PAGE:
Idiopathic Toe Walking: An Update on Natural History, Diagnosis, and Treatment : JAAOS - Journal of the American Academy of Orthopaedic Surgeons

Journal Logo

Reviews: Review Article

Idiopathic Toe Walking: An Update on Natural History, Diagnosis, and Treatment

Bauer, Jeremy P. MD; Sienko, Susan PhD; Davids, Jon R. MD

Author Information
Journal of the American Academy of Orthopaedic Surgeons: November 15, 2022 - Volume 30 - Issue 22 - p e1419-e1430
doi: 10.5435/JAAOS-D-22-00419
  • Open

Abstract

Toe walking (TW) in children is a common presenting report in both pediatric and orthopaedic clinics and includes developmental, benign, and more serious conditions. TW is defined as a child whose initial foot contact pattern is on the forefoot, rather than the normal heel strike. On the initial evaluation of a child with TW, it is imperative for the practitioner to understand the cause of the TW. The differential diagnosis for TW ranges in severity from children who toe walk as part of normal development to children with contractures (congenital or acquired) and neurologic or neuromuscular conditions. The latter group includes cerebral palsy (CP), muscular dystrophy, spinal dysraphism and tethered cord syndrome, hereditary spastic paraplegia, and hereditary motor sensory neuropathies.1 In the absence of another cause of the TW, a diagnosis of idiopathic toe walking (ITW) is made. TW can represent a phase of normal ambulatory development during early development, with spontaneous normalization in nearly 80% of children who toe walk by the age of 10 years.2 It has also been shown that there is a strong family history in some children who toe walk and an association with sensory processing issues and autism spectrum disorders.3 In such cases, this leads to the question as to whether this diagnosis is truly “idiopathic” and perhaps has a true underlying neurologic cause. Persistent TW in children older than 3 years often results in parental concern, provoking multiple medical visits, and a range of interventions including physical therapy (PT), stretching (SC), botulinum toxin A (BTX-A) injections, and surgery.2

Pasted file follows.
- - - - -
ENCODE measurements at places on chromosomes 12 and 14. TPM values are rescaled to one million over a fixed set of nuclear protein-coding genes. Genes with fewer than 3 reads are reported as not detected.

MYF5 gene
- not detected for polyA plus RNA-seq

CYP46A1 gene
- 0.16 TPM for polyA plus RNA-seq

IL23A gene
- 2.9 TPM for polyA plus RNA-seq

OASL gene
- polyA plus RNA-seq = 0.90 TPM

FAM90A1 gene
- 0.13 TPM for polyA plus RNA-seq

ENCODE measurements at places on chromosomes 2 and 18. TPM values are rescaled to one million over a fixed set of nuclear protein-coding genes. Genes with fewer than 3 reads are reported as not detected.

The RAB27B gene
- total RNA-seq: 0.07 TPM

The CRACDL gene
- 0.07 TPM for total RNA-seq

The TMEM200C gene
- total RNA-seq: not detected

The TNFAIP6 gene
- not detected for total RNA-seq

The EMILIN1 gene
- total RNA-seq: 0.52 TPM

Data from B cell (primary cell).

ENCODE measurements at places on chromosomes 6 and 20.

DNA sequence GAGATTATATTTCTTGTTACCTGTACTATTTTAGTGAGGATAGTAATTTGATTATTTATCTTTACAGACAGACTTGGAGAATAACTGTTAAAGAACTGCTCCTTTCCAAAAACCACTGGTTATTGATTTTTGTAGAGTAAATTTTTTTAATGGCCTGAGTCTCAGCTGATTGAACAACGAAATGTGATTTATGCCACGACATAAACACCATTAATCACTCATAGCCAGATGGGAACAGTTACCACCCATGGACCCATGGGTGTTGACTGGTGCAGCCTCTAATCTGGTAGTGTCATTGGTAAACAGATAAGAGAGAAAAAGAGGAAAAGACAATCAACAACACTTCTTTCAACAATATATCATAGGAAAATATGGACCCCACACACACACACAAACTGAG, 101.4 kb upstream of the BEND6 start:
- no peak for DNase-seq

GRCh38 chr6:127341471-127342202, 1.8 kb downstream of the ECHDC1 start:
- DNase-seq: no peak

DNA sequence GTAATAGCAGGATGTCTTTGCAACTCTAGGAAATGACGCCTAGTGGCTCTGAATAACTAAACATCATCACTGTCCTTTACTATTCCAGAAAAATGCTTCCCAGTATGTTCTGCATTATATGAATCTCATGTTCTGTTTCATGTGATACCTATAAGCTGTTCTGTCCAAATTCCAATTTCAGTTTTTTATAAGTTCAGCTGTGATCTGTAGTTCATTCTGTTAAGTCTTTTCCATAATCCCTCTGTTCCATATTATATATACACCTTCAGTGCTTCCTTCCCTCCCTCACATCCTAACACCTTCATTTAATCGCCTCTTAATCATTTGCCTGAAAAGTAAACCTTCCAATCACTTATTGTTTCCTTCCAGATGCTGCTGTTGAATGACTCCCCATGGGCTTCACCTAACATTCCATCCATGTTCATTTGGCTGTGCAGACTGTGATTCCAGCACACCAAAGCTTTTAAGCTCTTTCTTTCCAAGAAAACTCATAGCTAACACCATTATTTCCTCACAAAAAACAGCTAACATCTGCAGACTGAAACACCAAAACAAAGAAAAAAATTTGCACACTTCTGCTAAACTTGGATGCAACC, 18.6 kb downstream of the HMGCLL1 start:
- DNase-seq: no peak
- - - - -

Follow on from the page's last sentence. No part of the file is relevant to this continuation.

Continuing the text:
Children who continue to toe walk beyond the age of 5 years are described as having persistent idiopathic toe walking (ITWp). ITWp is used to describe persistent walking in a toe-toe pattern and can include both children with and without a contracture at the ankle. Sorting through the differential diagnosis of ITW can be challenging, and the lack of consensus in the literature regarding ITW terminology further confounds the issue.

It is helpful to recognize several categories of children who fall under the commonly used terminology umbrella of ITW. These include children younger than 5 years who have no contracture but walk on their toes, children older than 5 years with persistent TW, and TW secondary to a congenital or acquired contracture. Having a clear nomenclature helps to delineate the different forms of ITW, which then has different implications for treatment (Figure 1). For example, a 3-year-old child with ITW and full range of motion (ROM) is expected to resolve spontaneously without any treatment,2 whereas an older child with ITWp and a contracture may need intervention.

F1
Figure 1:
Flowchart showing an outline of the proposed nomenclature of idiopathic toe walking.

The goal of this review was for the reader to gain a better understanding of the nature, natural history, and clinical consequences of ITW to best determine which children need treatment.

Natural History